The other break wall was coming up, and there were maybe ten people on it, including his friends: one of the guys and the young woman. People were bringing all kinds of things to try to reach him – there was a pool noodle, a long stick, eventually a rope. The swimmer came up to the break wall, a mound of large rocks. But the waves were so massive that no one could get down to the water level without being submerged when the waves cascaded against the rocks. It was incredibly dangerous, but they tried.
I’d run ahead of Kai to keep an eye on the swimmer while on the phone. I hung up and Kai was back with me. We held hands and walked along the shore, all the while watching this young man struggle less and less against those waves. It just seemed so fruitless, and yet when he came up against the rocks, we couldn’t believe it wasn’t over there. I couldn’t believe that he couldn’t just grab a rock and climb up. I didn’t understand. Everyone on the rocks was screaming. People mentioned to start a human chain, but no one could make it into the water without risking their own lives.
The police began to arrive, but they didn’t bring any hope. One cop got on the rocks, his shoes giving him no grip – he wasn’t about to jump into the water. Another cop came and yelled to the group, “Whose things are these?” while pointing at someone’s wet clothing on the shore. Someone yelled back, “That doesn’t matter, there’s a body in the water!” and it was the first time the boy became a body.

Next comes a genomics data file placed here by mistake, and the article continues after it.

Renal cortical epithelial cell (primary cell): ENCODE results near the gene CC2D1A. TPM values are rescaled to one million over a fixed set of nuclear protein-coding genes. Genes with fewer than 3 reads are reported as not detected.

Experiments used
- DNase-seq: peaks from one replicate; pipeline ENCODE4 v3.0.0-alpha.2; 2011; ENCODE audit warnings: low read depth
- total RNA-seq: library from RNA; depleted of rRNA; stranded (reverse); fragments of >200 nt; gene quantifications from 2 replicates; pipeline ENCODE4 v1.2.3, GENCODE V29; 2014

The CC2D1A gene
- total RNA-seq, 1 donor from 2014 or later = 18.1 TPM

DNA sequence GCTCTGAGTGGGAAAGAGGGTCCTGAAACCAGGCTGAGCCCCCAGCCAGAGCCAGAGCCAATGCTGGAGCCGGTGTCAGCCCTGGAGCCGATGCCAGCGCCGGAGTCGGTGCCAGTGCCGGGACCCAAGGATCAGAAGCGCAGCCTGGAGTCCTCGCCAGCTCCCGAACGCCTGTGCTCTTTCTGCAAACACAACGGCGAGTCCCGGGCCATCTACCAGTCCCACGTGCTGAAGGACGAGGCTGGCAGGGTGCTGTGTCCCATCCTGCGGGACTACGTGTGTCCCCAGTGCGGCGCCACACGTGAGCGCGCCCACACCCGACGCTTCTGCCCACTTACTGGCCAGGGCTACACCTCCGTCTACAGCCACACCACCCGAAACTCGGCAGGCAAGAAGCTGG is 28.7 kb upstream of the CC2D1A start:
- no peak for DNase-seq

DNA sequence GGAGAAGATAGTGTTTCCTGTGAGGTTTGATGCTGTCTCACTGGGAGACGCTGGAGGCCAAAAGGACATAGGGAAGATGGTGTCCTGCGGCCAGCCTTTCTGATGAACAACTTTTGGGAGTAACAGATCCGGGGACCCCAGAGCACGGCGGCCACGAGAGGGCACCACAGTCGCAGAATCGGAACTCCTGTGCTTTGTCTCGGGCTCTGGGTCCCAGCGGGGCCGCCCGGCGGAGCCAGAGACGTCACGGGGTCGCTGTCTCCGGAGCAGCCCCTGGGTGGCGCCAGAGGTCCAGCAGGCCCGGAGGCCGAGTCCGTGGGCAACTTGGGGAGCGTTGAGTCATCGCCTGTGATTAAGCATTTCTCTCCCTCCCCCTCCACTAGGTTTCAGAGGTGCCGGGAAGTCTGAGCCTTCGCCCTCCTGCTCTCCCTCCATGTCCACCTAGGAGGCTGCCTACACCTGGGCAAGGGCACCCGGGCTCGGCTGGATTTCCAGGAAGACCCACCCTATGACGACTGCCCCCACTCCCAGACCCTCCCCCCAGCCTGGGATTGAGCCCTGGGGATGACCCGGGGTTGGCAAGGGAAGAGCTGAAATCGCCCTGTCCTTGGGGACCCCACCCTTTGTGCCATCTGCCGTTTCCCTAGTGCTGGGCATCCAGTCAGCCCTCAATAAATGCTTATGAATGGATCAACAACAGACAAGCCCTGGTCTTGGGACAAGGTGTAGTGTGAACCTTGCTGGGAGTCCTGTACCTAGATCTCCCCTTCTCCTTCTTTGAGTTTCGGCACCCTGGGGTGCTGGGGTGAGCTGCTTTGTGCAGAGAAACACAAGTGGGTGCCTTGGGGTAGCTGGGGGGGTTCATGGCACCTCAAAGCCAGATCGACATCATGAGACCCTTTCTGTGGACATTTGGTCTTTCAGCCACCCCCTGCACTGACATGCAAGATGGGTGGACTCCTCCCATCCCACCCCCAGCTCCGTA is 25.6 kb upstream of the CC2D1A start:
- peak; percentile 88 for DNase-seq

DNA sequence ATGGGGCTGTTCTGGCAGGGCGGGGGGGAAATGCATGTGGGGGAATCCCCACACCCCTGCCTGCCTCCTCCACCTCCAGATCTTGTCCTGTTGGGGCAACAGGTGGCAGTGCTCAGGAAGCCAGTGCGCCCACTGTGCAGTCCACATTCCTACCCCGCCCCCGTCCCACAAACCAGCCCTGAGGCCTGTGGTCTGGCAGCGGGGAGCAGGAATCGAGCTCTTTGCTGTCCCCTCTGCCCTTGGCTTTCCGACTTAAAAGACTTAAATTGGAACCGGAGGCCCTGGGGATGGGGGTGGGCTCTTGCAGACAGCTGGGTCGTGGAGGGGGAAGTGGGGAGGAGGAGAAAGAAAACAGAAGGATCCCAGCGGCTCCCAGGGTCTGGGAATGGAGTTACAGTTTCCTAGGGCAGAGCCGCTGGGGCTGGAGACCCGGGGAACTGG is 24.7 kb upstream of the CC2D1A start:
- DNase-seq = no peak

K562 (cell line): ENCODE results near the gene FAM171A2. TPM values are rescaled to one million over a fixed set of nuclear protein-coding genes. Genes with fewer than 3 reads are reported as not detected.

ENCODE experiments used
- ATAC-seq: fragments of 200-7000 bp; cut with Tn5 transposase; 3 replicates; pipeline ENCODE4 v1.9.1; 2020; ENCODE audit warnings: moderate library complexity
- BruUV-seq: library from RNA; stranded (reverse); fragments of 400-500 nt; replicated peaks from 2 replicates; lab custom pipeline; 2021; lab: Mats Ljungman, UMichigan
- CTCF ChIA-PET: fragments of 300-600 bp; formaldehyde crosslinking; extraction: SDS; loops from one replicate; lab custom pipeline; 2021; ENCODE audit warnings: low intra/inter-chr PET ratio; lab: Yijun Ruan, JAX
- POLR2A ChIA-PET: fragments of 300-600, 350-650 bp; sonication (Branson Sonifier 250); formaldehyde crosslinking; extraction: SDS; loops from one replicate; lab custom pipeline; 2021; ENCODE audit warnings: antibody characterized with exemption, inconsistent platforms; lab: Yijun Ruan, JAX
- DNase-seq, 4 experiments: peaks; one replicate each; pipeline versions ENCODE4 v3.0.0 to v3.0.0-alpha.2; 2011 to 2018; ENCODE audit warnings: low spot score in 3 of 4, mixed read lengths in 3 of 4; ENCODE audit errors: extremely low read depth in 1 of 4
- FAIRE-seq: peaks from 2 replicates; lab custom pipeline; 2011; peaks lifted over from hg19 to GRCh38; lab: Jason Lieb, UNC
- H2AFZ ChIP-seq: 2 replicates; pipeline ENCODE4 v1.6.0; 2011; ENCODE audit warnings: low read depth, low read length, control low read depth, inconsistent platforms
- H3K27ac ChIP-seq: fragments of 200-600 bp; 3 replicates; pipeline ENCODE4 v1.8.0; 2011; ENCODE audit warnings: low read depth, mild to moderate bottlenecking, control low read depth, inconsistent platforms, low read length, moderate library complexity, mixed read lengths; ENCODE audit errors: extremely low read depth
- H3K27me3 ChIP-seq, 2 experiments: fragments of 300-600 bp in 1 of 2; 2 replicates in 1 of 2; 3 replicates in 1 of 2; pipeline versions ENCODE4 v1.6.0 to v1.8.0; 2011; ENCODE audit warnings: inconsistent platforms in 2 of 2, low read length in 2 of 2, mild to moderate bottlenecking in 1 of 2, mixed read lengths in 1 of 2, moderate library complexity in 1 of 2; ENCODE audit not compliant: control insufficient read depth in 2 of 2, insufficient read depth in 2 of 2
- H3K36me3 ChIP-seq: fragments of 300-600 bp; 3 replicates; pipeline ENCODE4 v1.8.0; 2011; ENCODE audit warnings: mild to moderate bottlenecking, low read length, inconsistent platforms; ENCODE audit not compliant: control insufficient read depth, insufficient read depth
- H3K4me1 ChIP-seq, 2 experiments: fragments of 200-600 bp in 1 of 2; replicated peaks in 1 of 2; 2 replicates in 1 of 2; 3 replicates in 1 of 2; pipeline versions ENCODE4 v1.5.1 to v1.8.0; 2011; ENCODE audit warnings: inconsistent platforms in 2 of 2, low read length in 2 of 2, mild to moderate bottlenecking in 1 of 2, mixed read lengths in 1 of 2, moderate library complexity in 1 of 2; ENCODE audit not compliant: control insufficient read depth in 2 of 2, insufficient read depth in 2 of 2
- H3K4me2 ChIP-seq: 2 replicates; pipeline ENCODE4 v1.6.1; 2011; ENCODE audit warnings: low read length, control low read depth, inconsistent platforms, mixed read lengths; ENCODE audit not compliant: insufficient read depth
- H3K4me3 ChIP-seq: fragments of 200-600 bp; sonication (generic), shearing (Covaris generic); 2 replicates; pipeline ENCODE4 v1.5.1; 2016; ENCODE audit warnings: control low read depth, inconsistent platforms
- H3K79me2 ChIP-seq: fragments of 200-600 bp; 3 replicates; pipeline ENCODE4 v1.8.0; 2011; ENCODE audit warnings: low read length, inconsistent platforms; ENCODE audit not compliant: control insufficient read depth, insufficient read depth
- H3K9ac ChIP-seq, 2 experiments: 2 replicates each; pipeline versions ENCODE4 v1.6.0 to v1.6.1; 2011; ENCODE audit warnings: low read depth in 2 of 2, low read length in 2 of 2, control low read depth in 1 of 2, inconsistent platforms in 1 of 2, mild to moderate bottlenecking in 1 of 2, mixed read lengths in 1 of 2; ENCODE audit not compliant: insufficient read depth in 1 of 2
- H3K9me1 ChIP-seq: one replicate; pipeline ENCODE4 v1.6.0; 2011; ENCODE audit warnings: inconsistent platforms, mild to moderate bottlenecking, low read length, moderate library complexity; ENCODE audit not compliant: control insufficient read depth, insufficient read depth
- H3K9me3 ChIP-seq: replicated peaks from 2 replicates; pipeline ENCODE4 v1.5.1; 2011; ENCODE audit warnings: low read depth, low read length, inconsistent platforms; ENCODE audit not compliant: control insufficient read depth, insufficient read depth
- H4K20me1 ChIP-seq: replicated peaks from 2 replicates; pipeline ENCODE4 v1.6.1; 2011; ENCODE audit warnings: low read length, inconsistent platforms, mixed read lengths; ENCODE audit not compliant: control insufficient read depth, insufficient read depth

Still, the people on the rocks kept trying to reach him. He was out of our line of sight, blocked by the waves and the rocks. The fire department came with long poles with hooks on the end. Not something you would use to rescue someone… just recover someone. A body.
Then something happened on the rocks. Like a deep inhalation, everything stopped. People went from moving from rock to rock, trying to get closer to the water, closer to the young man, and then just… to stillness. They just stopped moving and everyone stood up straight, all looking at the water.
He was gone.
Someone said later, to the police, that he’d ‘slipped under the water right in front of their eyes.’ By that point, he’d been in the freezing, violent water for fifteen minutes. He never emerged.
The police told everyone to get off the rocks. The young man’s friends were screaming and wailing. One of them threw up. He was just in a swimsuit, and Kai gave him her shirt.
We waited by the water for ages. Eventually we saw the coast guard boat, struggling against the massive waves coming all the way from across the bay. The fire department were standing about shin deep in the water with their hook.
I saw the boy’s body, I think, under the waves in the little cove we were all standing by. The firefighters saw it too, so they waited there with their hook. I thought I saw him again, just his dark hair beneath the surface. No movement.
Kai and I held each other, both overwhelmed, scared, and so sad. The police eventually told everyone to leave. The beach was closed. He was dead. The boy was a body.
I started writing this post on Instagram with a photo of myself. It seems gross to do it like that, but the photos we took on the windy, cloudy beach that day were beautiful. Eerie, even before the conclusion of the day. But when I look at them, I just see a woman who had never watched anyone die before. And now that’s changed, forever.
Rest in peace.